Doing the t-shirt activity was very interesting because before going in I was unsure of what to expect. First I thought the t-shirts would smell awful, but in reality they were not that bad. While I was in the lab smelling them I felt that same consciences from the other girls in the room that the shirts didn’t smell that bad.  Also I thought the survey was interesting in the way that it asked questions about where we were in our menstrual cycle as well as what if any form of birth control we used.  I didn’t see these questions as being important at the time of the survey, however after the activity was over and the data was presented I found it very interesting. I was able to see that where in your cycle you were played somewhat of a role in how you rated the smell of the t-shirts. I didn’t think it would I thought the type of birth control you are on would be more important because the different hormones being released could cause your body to have a different response. After doing this activity I differently find it something that is very interesting that I would like to look more into and gain more knowledge about.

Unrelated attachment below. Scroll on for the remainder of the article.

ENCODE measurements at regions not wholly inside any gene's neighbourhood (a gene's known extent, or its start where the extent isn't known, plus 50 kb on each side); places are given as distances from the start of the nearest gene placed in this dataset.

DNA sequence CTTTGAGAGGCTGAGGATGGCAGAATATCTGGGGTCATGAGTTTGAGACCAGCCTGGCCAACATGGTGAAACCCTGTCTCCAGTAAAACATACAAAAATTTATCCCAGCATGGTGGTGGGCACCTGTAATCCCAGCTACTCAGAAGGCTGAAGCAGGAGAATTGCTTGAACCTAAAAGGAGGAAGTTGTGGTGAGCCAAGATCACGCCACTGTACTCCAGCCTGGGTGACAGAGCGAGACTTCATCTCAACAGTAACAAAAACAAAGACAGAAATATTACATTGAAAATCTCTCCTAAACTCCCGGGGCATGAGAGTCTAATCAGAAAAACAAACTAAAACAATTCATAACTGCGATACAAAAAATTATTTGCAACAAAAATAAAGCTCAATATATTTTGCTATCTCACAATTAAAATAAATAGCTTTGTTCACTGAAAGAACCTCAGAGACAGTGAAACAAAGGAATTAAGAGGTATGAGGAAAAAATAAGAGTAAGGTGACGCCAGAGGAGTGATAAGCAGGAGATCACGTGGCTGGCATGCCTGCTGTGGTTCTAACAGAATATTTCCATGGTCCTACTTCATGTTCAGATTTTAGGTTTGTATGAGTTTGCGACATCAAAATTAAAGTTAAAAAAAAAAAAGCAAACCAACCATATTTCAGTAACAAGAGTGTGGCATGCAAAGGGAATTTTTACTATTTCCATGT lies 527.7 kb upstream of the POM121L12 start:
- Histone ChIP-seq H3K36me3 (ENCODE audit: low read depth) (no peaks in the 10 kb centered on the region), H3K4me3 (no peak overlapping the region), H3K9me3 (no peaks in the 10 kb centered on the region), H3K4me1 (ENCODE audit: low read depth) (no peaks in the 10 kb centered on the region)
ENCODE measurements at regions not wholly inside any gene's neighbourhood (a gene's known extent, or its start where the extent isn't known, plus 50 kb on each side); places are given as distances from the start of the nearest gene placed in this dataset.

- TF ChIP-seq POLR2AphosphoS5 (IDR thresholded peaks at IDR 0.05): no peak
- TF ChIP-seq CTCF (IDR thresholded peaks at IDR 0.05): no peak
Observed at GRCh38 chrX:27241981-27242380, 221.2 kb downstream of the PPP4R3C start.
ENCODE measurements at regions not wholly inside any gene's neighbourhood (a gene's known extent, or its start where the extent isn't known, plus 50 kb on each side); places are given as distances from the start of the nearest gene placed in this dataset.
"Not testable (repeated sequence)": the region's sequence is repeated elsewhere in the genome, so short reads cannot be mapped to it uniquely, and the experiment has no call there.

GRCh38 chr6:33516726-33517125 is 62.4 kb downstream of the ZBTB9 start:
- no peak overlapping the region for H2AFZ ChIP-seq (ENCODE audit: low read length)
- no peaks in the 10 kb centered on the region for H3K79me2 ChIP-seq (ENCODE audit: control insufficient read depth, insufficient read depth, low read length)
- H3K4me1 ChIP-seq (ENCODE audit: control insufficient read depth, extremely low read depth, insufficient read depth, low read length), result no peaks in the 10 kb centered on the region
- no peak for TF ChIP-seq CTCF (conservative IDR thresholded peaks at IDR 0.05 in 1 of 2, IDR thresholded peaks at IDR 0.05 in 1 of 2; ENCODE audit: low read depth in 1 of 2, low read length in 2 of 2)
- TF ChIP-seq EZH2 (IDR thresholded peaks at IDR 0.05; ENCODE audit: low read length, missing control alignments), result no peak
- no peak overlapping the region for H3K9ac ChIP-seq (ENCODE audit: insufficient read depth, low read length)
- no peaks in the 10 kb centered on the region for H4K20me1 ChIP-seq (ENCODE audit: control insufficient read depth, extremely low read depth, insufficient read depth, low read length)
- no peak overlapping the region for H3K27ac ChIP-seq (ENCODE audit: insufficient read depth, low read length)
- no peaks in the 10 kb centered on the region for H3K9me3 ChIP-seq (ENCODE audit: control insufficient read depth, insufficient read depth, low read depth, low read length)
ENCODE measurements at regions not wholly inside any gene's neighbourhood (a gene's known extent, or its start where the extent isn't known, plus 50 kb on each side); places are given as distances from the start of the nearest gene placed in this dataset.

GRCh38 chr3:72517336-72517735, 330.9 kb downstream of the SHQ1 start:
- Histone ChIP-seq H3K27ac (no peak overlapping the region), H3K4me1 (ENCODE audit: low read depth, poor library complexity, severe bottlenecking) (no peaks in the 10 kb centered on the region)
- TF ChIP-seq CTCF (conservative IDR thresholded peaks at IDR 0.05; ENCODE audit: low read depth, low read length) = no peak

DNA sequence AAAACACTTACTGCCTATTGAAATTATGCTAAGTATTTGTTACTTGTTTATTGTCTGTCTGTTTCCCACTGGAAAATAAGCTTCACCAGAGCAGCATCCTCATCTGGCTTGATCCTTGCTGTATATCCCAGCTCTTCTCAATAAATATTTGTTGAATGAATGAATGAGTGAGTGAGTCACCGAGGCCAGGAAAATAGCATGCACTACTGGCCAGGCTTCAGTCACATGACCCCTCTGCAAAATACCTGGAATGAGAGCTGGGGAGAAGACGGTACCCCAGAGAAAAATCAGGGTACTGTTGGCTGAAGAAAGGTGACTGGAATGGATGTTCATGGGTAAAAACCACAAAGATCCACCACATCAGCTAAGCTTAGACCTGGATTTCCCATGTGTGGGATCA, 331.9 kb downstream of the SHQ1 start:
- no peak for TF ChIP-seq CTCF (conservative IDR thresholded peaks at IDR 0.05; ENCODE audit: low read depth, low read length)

Sweaty T-Shirt Experiment: Lane